Let me tell you a little story from a few weeks ago.
It’s 1am and I’m lying in a pool of sweat.
We’re in Nicaragua in a little sleepy town called El Transito. The power is out which means no fans, no A/C, and barely any water. When the temperature hovers around 90 degrees with over 50% humidity, that spells trouble for sleeping well. I’ve been trying to fall asleep for a few hours now, but nothing seems to be working.
I’m a sweaty mess.
Every hour that passes I wish to see daylight. I daze back off into disjointed sleep and finally awake at 5:30am, just in time for a quiet sunrise.
All things considered, that day turned out to be lovely. We surfed in the morning, got some work done once the power came back on mid-morning, and then explored the cool little town in the afternoon.
But there were a few things that happened that day that were abnormal. I was hungrier than normal. I was slightly agitated. My energy levels were off, and my stamina in the water was weak.
Why? Because I slept like shit.
The effects of my shitty sleep were meaningful, even prompting Julie to ask several times throughout the day, “are you ok?”
OK, so What Does This Shitty Sleep Story Have To Do With You?
It has everything to do with you because if you travel at all you know how it can knock you out of your routine. It will disrupt your normal patterns just like it did for me. And when it comes to living a healthy, fit lifestyle, it doesn’t take much to bump you off the good course. I wrote a few weeks ago about our 5 practices that help us stay on track while traveling.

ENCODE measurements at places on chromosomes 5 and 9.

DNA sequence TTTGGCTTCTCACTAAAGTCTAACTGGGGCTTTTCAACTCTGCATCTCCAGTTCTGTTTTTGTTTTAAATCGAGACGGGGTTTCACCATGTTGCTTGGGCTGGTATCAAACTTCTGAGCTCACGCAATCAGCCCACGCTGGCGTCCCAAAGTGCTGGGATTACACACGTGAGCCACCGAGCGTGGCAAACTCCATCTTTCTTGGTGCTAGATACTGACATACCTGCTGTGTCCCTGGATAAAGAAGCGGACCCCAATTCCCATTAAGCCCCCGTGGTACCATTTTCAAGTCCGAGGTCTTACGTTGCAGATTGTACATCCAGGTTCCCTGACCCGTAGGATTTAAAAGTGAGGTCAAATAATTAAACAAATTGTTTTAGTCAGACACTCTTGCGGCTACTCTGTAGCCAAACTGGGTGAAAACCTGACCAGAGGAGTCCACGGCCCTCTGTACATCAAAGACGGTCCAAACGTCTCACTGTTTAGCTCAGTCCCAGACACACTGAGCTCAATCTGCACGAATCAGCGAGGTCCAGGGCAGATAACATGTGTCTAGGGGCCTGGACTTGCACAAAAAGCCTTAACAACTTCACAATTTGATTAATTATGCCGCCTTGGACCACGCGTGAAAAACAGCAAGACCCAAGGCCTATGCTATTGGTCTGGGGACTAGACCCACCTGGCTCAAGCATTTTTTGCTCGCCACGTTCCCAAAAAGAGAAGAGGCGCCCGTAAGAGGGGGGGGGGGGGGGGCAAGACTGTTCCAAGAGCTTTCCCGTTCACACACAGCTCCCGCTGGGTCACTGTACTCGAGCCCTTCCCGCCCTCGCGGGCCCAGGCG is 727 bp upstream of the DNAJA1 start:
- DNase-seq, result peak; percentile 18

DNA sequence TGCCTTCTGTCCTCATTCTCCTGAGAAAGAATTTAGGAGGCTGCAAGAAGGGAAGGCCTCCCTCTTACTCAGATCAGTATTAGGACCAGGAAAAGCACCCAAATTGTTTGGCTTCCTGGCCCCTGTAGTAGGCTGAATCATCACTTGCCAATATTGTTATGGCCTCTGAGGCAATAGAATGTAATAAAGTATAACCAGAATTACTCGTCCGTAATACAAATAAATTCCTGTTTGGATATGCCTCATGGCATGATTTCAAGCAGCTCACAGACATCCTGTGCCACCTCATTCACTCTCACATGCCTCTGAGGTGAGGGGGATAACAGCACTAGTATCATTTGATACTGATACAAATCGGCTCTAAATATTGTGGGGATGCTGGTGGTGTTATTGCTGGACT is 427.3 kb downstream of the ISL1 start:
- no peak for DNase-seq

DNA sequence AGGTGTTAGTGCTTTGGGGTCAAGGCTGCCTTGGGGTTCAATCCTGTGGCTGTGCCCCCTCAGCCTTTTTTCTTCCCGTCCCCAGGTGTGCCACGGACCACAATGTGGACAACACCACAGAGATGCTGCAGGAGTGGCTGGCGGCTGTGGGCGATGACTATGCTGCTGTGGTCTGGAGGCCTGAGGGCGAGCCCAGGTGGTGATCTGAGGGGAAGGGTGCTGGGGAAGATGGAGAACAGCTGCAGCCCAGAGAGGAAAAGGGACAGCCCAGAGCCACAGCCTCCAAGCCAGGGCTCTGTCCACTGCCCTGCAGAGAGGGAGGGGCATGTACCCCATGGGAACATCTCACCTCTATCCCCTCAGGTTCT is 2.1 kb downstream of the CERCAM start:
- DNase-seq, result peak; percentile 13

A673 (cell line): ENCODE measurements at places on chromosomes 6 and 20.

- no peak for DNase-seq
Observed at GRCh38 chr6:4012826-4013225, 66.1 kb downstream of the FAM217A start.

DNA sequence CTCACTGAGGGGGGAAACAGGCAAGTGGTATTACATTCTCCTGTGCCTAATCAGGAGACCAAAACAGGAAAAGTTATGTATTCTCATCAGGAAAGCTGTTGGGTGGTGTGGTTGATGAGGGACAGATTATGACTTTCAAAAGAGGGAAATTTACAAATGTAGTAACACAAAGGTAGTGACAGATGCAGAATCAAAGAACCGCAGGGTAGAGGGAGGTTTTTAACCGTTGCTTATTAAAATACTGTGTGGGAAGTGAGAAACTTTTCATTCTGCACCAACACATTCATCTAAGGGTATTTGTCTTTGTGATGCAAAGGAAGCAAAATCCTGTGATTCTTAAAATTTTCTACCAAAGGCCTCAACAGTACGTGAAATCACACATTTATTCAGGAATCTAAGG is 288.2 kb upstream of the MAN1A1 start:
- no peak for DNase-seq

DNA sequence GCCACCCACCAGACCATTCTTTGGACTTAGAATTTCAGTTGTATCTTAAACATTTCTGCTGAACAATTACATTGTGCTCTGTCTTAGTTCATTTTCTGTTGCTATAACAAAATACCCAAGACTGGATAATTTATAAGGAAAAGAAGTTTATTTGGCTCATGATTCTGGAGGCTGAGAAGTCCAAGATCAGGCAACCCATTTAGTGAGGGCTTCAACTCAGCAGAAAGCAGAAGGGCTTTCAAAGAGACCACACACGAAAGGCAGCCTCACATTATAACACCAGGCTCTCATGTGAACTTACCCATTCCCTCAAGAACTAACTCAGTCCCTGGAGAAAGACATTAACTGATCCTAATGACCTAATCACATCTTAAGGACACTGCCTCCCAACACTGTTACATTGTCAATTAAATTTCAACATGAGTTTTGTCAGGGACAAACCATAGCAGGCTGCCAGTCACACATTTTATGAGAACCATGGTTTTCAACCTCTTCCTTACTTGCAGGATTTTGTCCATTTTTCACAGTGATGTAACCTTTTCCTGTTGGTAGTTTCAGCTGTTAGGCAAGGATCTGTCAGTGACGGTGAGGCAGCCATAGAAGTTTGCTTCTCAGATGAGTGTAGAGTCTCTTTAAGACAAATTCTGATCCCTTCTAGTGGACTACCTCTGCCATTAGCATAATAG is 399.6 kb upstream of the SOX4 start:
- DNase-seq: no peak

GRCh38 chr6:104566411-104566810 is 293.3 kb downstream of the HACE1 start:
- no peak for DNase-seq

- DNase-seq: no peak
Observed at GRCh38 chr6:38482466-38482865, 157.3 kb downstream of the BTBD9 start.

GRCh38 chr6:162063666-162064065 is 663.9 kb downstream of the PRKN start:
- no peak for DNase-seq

Sleep is something I don’t mess with. Trust me, I’ve tried. College all-nighters, cramming for tests on 3 hours of sleep, back-to-back weekend nights of debauchery. Let’s just say I’ve done my fair share of sleep deprivation research.
And especially now that I know all the negative effects of sleep deprivation, I don’t mess around. I get my 8 hours.
But like the story above illustrates, on the road things are a little different. Situations come up that are uncontrollable. The bed, the pillows, the lighting, all these things are out of your control. Then the power goes out. You get the idea. It can be tough to get quality sleep.
And if you’re not careful, that can knock you off track. That’s why it’s important to have a few travel rules to keep you on track.
The #1 is getting exercise. Always. Always. Exercise saves the day. Almost always, moving your body will help give you more energy, change your mental state, and make you feel good. Here are the 2 exercise rules I follow.
My 2 Exercise Rules on the Road
1) Make workouts short and sweet with full-body workouts.
This means stick with HIIT or any kind of metabolic work (which means taking little rest and using multiple muscle groups). Traveling is not the time focus on power, strength or any kind of physique goals. Don’t mess around with training specific body parts. Hit the entire body with this simple framework:
- Pick an upper-body push movement, a push-up for example
- Pick a lower body movement, a squat
- Pick an upper-body pull movement, a pull-up or row
- Pick a core move, a side plank.
- Do 10 reps of each move back to back
- Rest as needed, but try to keep rest to a minimum
- Complete as many rounds in 15 minutes
2) Bring light-weight equipment that is travel friendly. Resistance bands, TRX, or how about these cool Portable Kettlebells(PKB).
Here’s the PKB in action from the beach in Nicaragua!
Don’t let being on the road derail you from your goals, you are better than that!
Use these 2 exercise principles to help you stay on track.
Enjoy and have a great day!